Newly elected President Milton Obote's Christmas gift to Uganda could well be security -- and a move toward the stability this tragic country needs if it is to recover its balance and former prosperity.
Mr. Obote can give the Ugandans security, in the opinion of some analysts. The Uganda Army helped to put him back in power and he, along with his vice-president and minister of defense, Paul Muwanga, appear to have firm control. (Mr. Muwanga headed the military commission that ran Uganda prior to the election.)
Meanwhile, Tanzania's President Julius Nyerere is leaving his 10,000 troops in Uganda for the time being to help maintain order. The political battle is over, and the political murders and intimidation appear to have ceased.
In an effort to achieve unity, President Obote has asked for cooperation from the Baganda-dominated Democratic Party, which at one time thought it had won the recent election. The party has changed its mind about boycotting Parliament and is now to work as a constitutional opposition. How long this situation will last is anybody's guess: African politics seldom seems to have room for opposition parties.
Mr. Obote is now eager to woo foreign businessmen and aid donors back to Uganda, and his inaugural speech as president was a model of moderation in all spheres. He promised a program of policies leading toward national reconstruction.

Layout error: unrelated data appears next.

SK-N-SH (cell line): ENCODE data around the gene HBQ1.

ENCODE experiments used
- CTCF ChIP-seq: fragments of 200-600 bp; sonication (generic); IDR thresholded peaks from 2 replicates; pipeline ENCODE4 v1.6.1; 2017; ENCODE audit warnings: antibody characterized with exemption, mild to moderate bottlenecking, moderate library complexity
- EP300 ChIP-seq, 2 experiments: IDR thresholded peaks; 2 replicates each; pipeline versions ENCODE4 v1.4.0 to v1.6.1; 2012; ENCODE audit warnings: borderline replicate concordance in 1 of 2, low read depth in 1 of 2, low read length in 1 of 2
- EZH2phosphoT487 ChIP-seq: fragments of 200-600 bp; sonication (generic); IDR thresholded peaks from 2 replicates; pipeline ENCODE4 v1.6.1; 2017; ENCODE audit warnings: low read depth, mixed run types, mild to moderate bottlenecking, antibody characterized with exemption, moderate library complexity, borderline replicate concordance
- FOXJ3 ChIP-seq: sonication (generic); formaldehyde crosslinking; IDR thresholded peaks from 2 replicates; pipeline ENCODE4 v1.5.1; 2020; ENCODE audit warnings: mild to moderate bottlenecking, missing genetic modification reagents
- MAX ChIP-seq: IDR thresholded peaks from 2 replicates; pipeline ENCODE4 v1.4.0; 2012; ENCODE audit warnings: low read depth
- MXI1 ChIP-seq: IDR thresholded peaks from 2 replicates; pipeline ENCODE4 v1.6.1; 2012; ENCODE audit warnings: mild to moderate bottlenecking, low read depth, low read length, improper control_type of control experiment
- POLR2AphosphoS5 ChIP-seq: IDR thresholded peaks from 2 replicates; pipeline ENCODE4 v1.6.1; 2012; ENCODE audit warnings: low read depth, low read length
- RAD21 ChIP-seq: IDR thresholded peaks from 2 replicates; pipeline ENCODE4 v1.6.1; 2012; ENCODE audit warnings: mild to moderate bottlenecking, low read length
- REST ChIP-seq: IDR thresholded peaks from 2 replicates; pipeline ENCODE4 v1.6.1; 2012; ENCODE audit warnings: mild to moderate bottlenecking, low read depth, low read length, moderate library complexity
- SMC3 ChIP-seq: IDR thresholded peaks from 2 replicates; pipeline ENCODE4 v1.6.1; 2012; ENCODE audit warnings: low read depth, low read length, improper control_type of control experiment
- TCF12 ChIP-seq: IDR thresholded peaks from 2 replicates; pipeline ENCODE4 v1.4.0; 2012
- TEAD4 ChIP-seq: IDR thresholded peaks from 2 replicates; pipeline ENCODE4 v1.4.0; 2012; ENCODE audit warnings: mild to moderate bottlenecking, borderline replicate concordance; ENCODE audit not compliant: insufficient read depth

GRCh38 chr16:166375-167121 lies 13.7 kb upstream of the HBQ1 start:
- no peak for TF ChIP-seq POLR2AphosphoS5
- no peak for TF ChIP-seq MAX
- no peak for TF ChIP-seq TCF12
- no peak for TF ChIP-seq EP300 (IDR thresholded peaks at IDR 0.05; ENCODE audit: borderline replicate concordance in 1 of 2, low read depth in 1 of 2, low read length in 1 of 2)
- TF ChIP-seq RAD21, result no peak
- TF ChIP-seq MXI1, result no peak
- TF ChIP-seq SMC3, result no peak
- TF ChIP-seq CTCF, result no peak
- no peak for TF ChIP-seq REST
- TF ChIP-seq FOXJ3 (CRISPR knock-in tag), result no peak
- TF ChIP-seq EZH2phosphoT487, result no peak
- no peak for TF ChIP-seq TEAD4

By releasing the unfortunate ex-president, Godfrey Binaisa, from house arrest (he had been detained by the Muwanga military government), Mr. Obote has demonstrated his policy of reconciliation toward the suspicious and inimical Baganda, the most powerful and wealthiest tribal group in the country.
Externally, he has started off well by offering the hand of friendship to neighboring Kenya, long concerned about his socialist policies. Mr. Obote doubtless was pleased when the presidents of Kenya and Sudan pledged their support, as did President Kenneth Kaunda of Zambia.
Kenya is especially optimistic about Mr. Obote's stated wish to revive the East African Community, which collapsed in 1977. The breakdown led to a severe recession among Kenya's businessmen and industrialists, who once traded prosperously with Tanzania and Uganda.
There are hopes in Kenya that Mr. Obote will use his very great influence with President Nyerere to persuade him to reopen the Tanzanian border with Kenya , which was closed when the community collapsed.
Mr. Obote's retention of the post of foreign minister suggests that he now will personally visit or contact nations that give Uganda aid -- for there is no question that Uganda will need vast sums in emergency and development aid if it is to get back on its feet again.
"In my life I have faced challenging and intimidating tasks," Mr. Obote said in his first speech as president, "but never have I faced such formidable tasks as we now face."